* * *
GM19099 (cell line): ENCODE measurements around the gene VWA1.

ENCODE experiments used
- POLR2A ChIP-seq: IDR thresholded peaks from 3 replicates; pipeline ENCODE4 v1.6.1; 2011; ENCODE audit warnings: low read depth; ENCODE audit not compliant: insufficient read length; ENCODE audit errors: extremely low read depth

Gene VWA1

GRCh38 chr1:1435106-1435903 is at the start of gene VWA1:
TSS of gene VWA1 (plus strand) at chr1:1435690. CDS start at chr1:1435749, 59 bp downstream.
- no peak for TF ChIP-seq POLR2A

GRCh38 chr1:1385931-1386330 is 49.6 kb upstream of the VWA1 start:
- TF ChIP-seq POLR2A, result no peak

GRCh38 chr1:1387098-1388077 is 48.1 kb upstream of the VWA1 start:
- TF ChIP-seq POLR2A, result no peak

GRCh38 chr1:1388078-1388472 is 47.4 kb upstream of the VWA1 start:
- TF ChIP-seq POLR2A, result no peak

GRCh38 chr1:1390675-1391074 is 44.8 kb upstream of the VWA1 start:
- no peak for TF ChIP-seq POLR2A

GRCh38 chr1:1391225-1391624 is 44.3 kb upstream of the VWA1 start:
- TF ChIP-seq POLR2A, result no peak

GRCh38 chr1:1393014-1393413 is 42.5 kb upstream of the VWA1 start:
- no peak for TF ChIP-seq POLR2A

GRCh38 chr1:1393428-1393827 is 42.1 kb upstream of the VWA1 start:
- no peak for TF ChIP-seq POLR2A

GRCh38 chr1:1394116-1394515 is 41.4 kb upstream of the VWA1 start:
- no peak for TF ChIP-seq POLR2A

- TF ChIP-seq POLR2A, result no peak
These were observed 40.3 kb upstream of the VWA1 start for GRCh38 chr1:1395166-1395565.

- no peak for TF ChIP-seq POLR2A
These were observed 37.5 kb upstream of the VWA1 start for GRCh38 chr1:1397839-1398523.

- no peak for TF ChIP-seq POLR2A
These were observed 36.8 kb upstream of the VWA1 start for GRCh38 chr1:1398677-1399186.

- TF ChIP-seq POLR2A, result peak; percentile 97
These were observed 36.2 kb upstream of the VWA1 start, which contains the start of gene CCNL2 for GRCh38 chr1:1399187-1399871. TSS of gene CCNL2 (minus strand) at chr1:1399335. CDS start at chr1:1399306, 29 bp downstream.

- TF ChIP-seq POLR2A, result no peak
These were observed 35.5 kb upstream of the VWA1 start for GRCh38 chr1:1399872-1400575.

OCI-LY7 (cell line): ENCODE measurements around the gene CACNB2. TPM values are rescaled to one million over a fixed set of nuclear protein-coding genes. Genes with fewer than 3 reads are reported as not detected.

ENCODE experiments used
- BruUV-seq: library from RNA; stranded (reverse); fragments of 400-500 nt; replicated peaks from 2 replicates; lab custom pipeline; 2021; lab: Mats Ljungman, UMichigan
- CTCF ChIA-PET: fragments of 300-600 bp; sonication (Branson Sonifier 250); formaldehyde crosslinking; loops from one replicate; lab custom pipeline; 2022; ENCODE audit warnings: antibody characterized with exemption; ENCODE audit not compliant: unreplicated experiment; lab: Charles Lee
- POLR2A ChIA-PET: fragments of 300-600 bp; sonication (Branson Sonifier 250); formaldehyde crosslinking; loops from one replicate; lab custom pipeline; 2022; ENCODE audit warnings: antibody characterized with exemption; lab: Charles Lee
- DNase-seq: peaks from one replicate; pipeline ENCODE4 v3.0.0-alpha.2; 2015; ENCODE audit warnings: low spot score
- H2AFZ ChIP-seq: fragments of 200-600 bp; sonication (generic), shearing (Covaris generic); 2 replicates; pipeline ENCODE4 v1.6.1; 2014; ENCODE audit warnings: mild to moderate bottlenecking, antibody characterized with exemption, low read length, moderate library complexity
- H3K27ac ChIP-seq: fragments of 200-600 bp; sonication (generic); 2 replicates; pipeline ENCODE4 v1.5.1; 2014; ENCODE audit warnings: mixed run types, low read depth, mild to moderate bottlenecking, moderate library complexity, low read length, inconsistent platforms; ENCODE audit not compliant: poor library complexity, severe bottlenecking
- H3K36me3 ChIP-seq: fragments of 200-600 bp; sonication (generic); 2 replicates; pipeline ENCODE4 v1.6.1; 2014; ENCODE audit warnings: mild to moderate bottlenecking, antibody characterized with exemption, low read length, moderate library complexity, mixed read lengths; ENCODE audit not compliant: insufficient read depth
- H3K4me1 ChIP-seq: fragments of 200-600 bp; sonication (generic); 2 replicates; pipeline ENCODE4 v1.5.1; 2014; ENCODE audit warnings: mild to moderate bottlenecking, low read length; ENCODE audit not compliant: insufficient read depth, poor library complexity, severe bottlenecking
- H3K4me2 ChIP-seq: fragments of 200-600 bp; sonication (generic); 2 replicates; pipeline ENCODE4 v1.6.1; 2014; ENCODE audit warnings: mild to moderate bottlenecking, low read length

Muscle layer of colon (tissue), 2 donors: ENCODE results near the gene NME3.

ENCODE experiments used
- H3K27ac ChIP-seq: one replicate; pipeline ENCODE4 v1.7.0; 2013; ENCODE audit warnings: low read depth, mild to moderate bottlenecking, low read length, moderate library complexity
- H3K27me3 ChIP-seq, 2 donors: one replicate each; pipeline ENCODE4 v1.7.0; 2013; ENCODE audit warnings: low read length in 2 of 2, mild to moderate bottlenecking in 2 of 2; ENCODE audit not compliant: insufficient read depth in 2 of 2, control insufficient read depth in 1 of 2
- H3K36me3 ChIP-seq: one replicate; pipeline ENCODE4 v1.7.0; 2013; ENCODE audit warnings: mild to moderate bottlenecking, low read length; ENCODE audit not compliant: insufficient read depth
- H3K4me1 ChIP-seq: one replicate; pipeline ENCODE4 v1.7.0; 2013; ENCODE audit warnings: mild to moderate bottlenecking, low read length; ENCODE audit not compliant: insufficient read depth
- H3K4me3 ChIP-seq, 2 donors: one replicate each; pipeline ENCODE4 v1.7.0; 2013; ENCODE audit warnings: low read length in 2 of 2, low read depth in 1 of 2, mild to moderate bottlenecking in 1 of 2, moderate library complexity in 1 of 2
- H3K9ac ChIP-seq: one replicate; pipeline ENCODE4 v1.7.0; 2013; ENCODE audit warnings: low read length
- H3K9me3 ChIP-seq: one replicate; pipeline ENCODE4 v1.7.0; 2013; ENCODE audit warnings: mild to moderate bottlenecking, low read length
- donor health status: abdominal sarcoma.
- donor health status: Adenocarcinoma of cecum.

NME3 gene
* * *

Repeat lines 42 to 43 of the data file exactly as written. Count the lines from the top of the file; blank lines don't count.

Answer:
- H3K36me3 ChIP-seq: fragments of 200-600 bp; sonication (generic); 2 replicates; pipeline ENCODE4 v1.6.1; 2014; ENCODE audit warnings: mild to moderate bottlenecking, antibody characterized with exemption, low read length, moderate library complexity, mixed read lengths; ENCODE audit not compliant: insufficient read depth
- H3K4me1 ChIP-seq: fragments of 200-600 bp; sonication (generic); 2 replicates; pipeline ENCODE4 v1.5.1; 2014; ENCODE audit warnings: mild to moderate bottlenecking, low read length; ENCODE audit not compliant: insufficient read depth, poor library complexity, severe bottlenecking